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A few questions

P: n/a
jay
Hi,

I'm totally new to Python and was hoping someone might be able to
answer a few questions for me:

1. What are your views about Python vs Perl? Do you see one as
better than the other?

2. Is there a good book to start with while learning Python? I'm
currently reading 'Python Essential Reference' by David M. Beazley.
So far it looks like a pretty good book, but would like more
tutorials to work with (I've also been reading through the tutorials
at 'python.org' which has some excellent stuff!).

3. Currently, I write most of my code with Xcode (on the Mac
platform) using Applescript. This gives me GUI capabilities. Is
there anything you'd recommend that I could use for Python that would
give me a GUI interface? I'd like this to be able to work for both
the Mac and Windows platforms. I've been reading a little about
'Claro Graphics Toolkit' and 'PyGUI'... would you recommend either of
those? I'll be writing code on a Mac so I need something that will
run on that system.

Thanks for looking at my questions.

Jay
May 21 '07 #1
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9 Replies


P: n/a
jay wrote:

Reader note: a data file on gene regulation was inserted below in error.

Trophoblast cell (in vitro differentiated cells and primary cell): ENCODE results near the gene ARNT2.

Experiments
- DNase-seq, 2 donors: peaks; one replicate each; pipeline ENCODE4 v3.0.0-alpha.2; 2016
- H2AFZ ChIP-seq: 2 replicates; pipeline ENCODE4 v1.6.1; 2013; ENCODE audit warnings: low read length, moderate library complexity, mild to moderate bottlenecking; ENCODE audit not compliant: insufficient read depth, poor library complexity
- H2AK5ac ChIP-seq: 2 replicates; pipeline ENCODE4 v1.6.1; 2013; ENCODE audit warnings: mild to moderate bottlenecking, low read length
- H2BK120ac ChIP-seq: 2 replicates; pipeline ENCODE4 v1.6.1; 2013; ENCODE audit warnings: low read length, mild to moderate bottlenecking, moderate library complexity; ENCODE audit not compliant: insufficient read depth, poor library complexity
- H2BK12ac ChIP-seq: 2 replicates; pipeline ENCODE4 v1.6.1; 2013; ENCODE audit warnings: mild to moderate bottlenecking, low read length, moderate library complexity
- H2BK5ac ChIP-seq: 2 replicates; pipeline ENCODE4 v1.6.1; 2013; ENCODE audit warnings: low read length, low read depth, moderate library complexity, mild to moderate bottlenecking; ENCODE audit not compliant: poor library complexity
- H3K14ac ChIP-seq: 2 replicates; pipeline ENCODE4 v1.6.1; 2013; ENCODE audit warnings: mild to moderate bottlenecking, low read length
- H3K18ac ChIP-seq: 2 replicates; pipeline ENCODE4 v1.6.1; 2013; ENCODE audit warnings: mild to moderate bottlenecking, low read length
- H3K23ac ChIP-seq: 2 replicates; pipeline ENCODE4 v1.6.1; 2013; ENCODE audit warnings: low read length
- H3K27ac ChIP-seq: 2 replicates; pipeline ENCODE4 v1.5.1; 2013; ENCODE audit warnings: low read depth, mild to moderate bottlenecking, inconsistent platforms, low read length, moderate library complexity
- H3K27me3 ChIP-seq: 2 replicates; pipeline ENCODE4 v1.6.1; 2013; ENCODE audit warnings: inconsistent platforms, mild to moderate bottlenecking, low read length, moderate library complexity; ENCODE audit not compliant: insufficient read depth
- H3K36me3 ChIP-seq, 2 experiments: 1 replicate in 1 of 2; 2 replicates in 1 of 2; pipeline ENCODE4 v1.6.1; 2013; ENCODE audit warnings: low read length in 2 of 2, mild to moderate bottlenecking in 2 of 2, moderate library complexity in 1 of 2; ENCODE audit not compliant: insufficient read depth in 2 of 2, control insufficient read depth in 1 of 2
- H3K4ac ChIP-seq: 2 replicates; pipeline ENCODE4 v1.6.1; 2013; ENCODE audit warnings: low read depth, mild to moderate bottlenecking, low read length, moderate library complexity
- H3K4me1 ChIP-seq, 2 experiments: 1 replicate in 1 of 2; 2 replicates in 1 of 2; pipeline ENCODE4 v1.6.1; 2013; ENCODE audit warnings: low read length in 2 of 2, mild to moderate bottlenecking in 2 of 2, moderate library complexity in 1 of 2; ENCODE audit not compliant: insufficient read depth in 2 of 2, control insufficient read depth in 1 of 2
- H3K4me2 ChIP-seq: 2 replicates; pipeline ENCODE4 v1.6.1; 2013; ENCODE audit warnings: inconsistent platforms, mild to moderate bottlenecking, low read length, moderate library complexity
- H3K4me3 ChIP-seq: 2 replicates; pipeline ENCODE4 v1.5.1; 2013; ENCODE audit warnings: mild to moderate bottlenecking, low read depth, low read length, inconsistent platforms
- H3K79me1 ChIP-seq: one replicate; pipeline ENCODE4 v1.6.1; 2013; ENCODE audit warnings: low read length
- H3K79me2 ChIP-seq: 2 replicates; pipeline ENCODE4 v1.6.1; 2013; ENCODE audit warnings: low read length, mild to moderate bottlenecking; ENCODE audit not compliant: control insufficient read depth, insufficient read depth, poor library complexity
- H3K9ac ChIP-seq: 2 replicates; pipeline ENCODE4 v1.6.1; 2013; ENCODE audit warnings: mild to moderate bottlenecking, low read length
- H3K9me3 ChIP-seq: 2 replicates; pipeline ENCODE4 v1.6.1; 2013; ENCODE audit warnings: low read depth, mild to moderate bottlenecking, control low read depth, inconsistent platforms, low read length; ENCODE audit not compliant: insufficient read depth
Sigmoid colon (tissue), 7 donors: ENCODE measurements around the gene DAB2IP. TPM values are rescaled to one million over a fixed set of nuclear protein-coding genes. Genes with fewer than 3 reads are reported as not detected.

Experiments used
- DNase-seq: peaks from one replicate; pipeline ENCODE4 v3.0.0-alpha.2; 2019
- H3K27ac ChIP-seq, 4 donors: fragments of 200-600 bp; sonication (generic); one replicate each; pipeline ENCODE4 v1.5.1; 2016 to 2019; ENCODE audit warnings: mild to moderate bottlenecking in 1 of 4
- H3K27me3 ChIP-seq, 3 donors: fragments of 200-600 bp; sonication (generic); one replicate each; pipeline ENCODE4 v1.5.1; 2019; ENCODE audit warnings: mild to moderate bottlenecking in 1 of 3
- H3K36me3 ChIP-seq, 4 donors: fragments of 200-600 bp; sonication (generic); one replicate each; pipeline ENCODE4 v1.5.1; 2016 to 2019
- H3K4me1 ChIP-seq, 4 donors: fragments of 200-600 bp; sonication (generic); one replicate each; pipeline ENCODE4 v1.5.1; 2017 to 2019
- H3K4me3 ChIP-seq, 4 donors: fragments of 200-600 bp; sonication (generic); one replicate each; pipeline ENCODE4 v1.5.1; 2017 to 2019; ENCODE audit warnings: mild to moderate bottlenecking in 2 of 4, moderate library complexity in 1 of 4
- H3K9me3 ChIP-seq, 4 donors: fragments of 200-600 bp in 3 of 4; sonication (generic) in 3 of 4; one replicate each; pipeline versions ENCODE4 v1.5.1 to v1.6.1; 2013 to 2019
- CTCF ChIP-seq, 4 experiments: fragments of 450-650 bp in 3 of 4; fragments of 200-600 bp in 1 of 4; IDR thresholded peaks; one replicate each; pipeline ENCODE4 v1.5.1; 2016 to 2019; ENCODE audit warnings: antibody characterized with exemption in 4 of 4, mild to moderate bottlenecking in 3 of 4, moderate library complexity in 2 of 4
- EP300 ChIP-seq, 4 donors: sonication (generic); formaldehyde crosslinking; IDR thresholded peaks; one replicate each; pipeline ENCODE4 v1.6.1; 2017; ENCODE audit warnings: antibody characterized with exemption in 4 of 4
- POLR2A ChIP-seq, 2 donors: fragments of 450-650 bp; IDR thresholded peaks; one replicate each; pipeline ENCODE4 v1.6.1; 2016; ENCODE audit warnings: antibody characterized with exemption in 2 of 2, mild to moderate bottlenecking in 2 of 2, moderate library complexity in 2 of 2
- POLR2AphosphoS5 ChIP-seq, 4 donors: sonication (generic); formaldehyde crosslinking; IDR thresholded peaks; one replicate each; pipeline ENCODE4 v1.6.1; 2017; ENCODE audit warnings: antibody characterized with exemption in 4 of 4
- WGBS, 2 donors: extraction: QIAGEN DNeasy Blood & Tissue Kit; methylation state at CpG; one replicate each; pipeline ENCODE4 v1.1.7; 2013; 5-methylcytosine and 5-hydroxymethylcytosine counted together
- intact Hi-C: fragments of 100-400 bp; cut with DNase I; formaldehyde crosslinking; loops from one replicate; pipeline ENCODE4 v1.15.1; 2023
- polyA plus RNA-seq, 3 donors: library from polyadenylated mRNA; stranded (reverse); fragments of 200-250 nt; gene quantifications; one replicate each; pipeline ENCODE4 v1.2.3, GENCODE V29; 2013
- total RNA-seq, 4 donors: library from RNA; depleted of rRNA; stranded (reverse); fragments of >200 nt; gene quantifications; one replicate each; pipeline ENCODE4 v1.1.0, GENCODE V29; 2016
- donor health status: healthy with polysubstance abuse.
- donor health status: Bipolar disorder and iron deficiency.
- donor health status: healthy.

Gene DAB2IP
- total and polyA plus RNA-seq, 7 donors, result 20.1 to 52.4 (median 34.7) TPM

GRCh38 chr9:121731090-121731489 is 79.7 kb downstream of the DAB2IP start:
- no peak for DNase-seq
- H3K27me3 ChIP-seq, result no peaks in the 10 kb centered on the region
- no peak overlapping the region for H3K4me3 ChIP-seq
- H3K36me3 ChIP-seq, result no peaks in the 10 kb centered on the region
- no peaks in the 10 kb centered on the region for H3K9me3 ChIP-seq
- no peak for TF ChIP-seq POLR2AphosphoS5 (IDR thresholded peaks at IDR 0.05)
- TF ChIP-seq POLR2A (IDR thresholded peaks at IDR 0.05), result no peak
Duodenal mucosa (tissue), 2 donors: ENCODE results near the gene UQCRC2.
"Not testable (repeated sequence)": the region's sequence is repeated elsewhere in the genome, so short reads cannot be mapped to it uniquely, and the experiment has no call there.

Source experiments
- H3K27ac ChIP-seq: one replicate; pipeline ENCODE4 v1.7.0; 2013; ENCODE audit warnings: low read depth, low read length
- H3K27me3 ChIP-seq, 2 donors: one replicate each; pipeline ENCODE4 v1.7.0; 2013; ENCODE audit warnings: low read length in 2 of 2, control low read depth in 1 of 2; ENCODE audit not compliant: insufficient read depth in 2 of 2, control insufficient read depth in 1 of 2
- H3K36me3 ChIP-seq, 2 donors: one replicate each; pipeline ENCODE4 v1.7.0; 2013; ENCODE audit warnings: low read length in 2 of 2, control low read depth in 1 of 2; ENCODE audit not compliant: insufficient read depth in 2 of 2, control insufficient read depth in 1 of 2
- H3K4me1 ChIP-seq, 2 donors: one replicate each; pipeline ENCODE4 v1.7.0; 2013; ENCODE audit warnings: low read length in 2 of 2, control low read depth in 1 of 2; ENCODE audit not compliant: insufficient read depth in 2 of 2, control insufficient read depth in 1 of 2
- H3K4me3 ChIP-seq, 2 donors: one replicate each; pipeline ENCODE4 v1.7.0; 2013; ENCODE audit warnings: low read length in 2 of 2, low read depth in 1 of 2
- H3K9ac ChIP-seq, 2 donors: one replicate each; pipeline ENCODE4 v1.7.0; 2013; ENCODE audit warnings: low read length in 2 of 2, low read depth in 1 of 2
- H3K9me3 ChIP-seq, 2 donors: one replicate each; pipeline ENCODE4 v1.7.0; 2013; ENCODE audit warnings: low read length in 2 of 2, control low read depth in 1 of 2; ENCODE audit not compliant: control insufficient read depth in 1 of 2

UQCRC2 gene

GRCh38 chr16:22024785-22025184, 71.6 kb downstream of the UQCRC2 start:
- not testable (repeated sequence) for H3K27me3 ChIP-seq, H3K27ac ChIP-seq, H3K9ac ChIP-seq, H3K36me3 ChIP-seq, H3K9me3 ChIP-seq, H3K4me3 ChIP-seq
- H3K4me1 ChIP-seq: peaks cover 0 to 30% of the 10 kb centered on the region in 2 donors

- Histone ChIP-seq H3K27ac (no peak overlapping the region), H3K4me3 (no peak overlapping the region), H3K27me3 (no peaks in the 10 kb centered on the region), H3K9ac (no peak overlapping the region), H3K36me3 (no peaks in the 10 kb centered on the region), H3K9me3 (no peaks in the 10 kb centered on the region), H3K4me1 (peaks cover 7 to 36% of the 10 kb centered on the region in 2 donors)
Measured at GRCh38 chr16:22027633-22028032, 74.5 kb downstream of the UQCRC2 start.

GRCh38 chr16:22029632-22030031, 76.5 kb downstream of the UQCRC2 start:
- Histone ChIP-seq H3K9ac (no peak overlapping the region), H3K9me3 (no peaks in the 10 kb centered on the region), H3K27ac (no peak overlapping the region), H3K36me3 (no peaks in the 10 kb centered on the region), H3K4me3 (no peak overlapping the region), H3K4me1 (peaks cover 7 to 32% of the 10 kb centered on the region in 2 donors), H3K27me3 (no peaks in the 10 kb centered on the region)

Hi,

I'm totally new to Python and was hoping someone might be able to answer
a few questions for me:

1. What are your views about Python vs Perl? Do you see one as better
than the other?
I have written some scripts in both perl and python and to me python
feels more like a modern programming language then perl does.

As I am learning both languages I can also say that I was writing
useful python code as I was learning python but had to do more reading
with perl to write similar levels of code but maybe thats just me.
>
3. Currently, I write most of my code with Xcode (on the Mac platform)
using Applescript. This gives me GUI capabilities. Is there anything
you'd recommend that I could use for Python that would give me a GUI
interface? I'd like this to be able to work for both the Mac and
Windows platforms. I've been reading a little about 'Claro Graphics
Toolkit' and 'PyGUI'... would you recommend either of those? I'll be
writing code on a Mac so I need something that will run on that system.
I have used wxpython and did the tutorial listed in their wiki and ran
it on linux and mac and they looked like native applications in both
and the same is meant to happen in windows but I don't have windows so
have not tried it myself.

To do this on the mac I installed the universal python 2.4 from the
python site and the wxpython mac install and just double clicked a
python file with a .pyw and it executed like a normal app. Originally
I had a .py file extension but that does not execute the python script.

--
Kind Regards,
Anthony Irwin

http://www.irwinresources.com
http://www.makehomebusiness.com
email: anthony at above domains, - www.
May 21 '07 #2

P: n/a
jay <jy******@kc.rr.comwrote:
Hi,

I'm totally new to Python and was hoping someone might be able to
answer a few questions for me:

1. What are your views about Python vs Perl? Do you see one as
better than the other?